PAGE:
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Fantastic large map of central Europe, showing the region from Italy through to Romania and the Black Sea, and as far north as Krakow and Prague. This fine regional map includes a vast amount of detail, naming many towns and rivers. Cities of importance, such as Bucharest, Vienna, and Constantinople are highlighted in red.

The map is particularly interesting for its complete neglect of any reference to the Ottoman Empire. This map was published at a time during which the entity still controlled parts of the region, yet while it was declining rapidly in importance. Many in the Christian world sought to downplay the importance of the empire, which may have contributed to this feature. In addition, political boundaries were constantly being redrawn, meaning that it was better to refer to historical regions in mapmaking.

The map includes a decorative cartouche in the lower left, including a portrait of a Hapsburg ruler. This map was originally published in 1688 by Fredrik de Wit. Covens and Mortier eventually inherited his plates, and it was here reissued in around 1725.

Condition Description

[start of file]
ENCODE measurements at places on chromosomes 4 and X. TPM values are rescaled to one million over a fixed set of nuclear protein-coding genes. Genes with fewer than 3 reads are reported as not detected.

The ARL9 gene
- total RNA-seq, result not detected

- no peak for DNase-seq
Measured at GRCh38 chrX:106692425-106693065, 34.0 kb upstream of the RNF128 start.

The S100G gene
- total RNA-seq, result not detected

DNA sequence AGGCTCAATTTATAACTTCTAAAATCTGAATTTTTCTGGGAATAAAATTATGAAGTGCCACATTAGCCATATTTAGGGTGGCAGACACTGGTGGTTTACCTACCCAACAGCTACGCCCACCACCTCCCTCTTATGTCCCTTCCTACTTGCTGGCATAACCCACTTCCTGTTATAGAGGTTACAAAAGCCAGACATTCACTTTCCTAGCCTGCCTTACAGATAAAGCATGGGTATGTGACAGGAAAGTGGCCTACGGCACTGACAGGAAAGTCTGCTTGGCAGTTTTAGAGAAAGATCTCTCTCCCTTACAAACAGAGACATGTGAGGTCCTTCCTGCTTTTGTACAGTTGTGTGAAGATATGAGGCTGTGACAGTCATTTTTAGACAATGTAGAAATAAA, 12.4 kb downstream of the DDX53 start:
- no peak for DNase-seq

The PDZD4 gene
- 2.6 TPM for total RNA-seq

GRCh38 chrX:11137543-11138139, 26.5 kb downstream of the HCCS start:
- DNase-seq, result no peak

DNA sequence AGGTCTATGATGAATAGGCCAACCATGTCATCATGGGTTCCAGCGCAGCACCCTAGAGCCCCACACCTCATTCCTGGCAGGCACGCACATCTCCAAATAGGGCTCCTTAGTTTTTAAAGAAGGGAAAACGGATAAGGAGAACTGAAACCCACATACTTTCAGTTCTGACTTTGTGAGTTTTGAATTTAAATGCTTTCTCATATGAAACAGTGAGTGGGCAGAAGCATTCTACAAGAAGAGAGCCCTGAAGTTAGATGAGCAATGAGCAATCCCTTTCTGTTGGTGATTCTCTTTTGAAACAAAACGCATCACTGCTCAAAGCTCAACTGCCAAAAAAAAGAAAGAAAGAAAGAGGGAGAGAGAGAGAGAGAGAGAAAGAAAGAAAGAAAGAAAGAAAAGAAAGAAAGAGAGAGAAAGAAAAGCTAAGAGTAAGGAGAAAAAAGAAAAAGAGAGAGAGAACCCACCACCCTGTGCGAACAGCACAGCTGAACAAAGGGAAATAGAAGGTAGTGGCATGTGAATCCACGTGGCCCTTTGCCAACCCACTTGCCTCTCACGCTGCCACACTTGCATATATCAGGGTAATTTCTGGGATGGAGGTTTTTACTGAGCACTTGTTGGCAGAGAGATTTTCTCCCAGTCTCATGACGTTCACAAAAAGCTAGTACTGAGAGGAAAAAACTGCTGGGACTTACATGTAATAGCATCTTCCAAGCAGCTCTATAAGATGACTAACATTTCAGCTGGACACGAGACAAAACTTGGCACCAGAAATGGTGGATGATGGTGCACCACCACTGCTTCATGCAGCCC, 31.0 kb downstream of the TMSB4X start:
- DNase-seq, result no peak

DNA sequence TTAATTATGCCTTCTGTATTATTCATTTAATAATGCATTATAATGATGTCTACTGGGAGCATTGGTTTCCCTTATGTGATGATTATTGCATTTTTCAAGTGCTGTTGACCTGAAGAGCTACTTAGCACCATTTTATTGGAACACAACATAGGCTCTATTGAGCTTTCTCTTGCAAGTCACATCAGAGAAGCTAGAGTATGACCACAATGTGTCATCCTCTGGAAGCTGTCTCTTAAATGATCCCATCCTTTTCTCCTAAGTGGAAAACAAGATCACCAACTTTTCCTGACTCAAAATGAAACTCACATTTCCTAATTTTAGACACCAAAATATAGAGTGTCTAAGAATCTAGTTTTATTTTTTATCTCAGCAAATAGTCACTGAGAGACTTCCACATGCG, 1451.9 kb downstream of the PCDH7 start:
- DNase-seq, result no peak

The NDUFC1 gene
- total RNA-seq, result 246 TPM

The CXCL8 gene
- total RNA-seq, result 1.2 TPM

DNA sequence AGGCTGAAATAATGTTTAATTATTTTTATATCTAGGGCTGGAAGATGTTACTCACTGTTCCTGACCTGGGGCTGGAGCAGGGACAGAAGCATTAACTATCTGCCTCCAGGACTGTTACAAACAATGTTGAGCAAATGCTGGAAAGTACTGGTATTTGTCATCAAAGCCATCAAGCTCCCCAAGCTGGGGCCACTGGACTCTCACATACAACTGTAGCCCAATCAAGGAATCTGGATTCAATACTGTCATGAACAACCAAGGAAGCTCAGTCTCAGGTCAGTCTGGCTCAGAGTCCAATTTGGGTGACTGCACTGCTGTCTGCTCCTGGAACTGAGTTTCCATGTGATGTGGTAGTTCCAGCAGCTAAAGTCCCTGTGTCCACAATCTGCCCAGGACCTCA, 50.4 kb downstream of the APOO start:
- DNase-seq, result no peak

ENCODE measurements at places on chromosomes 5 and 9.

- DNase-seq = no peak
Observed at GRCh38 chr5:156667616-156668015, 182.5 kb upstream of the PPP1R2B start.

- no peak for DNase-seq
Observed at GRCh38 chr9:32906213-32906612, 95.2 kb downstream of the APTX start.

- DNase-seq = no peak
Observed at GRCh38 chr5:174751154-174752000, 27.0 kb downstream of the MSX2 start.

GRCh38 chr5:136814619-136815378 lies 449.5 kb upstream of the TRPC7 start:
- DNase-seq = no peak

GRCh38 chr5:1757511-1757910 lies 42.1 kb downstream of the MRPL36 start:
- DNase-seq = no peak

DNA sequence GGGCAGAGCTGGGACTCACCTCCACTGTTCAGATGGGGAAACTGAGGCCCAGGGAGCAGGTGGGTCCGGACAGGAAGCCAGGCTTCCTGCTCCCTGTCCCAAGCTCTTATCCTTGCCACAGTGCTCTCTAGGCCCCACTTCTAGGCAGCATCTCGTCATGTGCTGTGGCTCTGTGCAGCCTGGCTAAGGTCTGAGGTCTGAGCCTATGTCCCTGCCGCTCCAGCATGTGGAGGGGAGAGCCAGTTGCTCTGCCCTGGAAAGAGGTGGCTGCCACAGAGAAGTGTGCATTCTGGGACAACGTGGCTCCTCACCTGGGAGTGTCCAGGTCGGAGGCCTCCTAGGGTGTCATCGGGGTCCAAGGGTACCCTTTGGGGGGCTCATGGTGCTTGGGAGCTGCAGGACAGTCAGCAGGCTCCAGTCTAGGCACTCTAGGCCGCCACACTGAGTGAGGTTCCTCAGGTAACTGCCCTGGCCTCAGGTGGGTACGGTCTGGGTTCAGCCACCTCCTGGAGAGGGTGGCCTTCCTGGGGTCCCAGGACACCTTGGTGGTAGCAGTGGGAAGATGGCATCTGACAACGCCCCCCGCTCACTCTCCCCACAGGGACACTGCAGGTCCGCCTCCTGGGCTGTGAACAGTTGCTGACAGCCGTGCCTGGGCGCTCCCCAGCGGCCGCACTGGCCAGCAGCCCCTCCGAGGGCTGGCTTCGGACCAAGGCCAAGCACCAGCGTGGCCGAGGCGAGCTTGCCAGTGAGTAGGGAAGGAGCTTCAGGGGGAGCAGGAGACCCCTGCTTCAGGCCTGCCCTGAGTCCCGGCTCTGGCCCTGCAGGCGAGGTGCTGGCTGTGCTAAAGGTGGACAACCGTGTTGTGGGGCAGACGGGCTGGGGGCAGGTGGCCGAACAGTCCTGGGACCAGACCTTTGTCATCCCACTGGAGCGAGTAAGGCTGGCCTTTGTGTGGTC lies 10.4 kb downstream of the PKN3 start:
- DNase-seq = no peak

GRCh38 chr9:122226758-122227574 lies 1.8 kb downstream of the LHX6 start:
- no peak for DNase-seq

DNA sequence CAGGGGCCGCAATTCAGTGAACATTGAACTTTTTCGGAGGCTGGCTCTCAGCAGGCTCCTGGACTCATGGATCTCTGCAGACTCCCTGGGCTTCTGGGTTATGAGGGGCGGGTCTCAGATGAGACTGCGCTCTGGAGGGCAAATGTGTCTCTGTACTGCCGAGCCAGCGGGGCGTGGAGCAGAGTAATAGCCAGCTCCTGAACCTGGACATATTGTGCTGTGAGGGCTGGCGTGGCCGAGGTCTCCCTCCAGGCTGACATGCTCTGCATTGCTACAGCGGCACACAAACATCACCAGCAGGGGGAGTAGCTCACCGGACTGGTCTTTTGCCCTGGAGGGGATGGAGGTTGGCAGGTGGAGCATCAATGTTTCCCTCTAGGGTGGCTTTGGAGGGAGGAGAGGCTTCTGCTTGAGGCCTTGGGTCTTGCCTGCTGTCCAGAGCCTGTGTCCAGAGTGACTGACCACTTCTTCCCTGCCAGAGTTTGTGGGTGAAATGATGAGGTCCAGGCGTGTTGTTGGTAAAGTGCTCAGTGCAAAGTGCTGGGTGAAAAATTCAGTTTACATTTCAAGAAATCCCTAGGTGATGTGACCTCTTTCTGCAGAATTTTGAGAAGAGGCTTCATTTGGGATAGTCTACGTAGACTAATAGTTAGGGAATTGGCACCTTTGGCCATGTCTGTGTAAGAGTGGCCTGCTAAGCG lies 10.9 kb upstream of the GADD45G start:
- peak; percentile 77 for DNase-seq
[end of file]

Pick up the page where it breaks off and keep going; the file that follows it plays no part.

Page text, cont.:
Original hand-color in outline. Some loss in lower left margin. Vertical fold toning in three parts, very subtle.
Covens & Mortier Biography

Covens & Mortier was one of the largest and most successful publishing firms in Dutch history and continued in business for over a century. Pierre Mortier the Elder (1661-1711) had obtained a privilege in 1690 to distribute the works of French geographers in the Netherlands. After his widow continued the business for several years, Cornelis (1699-1783) took over in 1719.

In 1721, Mortier forged a partnership with Johannes Covens (1697-1774), who had recently married Cornelis’ sister. They published under the joint name of Covens & Mortier. In 1774, upon the death of his father, Johannes Covens II (1722-1794) took over his father’s share. In 1778, the company changed its name to J. Covens & Zoon, or J. Covens & Son.

Covens II’s son, Cornelis (1764-1825), later inherited the business and brought Petrus Mortier IV back into the fold. Petrus was the great-grandson of Petrus Mortier I. From 1794, the business was called Mortier, Covens & Zoon, or Mortier, Covens, & Son.

The business specialized in publishing French geographers including Deslisle, Jaillot, Janssonius, and Sanson. They also published atlases, for example a 1725 reissue of Frederik de Wit’s Atlas Major and an atlas, with additions, from the works of Guillaume Delisle. There were also Covens & Mortier pocket atlases and town atlases. The company profited from acquiring plates from other geographers as well. For example, the purchased Pieter van der Aa’s plates in 1730. Finally, they also compiled a few maps in house. At their height, they had the largest collection of geographic prints ever assembled in Amsterdam.